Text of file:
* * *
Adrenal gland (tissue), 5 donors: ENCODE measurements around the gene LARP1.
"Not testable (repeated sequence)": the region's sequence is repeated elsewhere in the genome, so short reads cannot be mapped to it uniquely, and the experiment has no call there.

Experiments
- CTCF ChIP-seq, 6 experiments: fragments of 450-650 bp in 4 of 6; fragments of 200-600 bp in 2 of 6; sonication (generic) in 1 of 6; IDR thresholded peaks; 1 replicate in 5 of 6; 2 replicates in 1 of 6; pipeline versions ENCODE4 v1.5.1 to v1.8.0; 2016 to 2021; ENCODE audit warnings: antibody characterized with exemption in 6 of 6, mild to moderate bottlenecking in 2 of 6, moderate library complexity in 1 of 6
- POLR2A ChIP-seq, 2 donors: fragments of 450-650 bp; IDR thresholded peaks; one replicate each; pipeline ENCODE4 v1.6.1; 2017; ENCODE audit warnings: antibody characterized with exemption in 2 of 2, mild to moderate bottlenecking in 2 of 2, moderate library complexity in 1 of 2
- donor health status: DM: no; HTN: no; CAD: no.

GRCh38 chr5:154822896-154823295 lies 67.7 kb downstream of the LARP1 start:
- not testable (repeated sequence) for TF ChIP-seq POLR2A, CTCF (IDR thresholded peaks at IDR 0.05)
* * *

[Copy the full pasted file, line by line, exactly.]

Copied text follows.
Adrenal gland (tissue), 5 donors: ENCODE measurements around the gene LARP1.
"Not testable (repeated sequence)": the region's sequence is repeated elsewhere in the genome, so short reads cannot be mapped to it uniquely, and the experiment has no call there.

Experiments
- CTCF ChIP-seq, 6 experiments: fragments of 450-650 bp in 4 of 6; fragments of 200-600 bp in 2 of 6; sonication (generic) in 1 of 6; IDR thresholded peaks; 1 replicate in 5 of 6; 2 replicates in 1 of 6; pipeline versions ENCODE4 v1.5.1 to v1.8.0; 2016 to 2021; ENCODE audit warnings: antibody characterized with exemption in 6 of 6, mild to moderate bottlenecking in 2 of 6, moderate library complexity in 1 of 6
- POLR2A ChIP-seq, 2 donors: fragments of 450-650 bp; IDR thresholded peaks; one replicate each; pipeline ENCODE4 v1.6.1; 2017; ENCODE audit warnings: antibody characterized with exemption in 2 of 2, mild to moderate bottlenecking in 2 of 2, moderate library complexity in 1 of 2
- donor health status: DM: no; HTN: no; CAD: no.

GRCh38 chr5:154822896-154823295 lies 67.7 kb downstream of the LARP1 start:
- not testable (repeated sequence) for TF ChIP-seq POLR2A, CTCF (IDR thresholded peaks at IDR 0.05)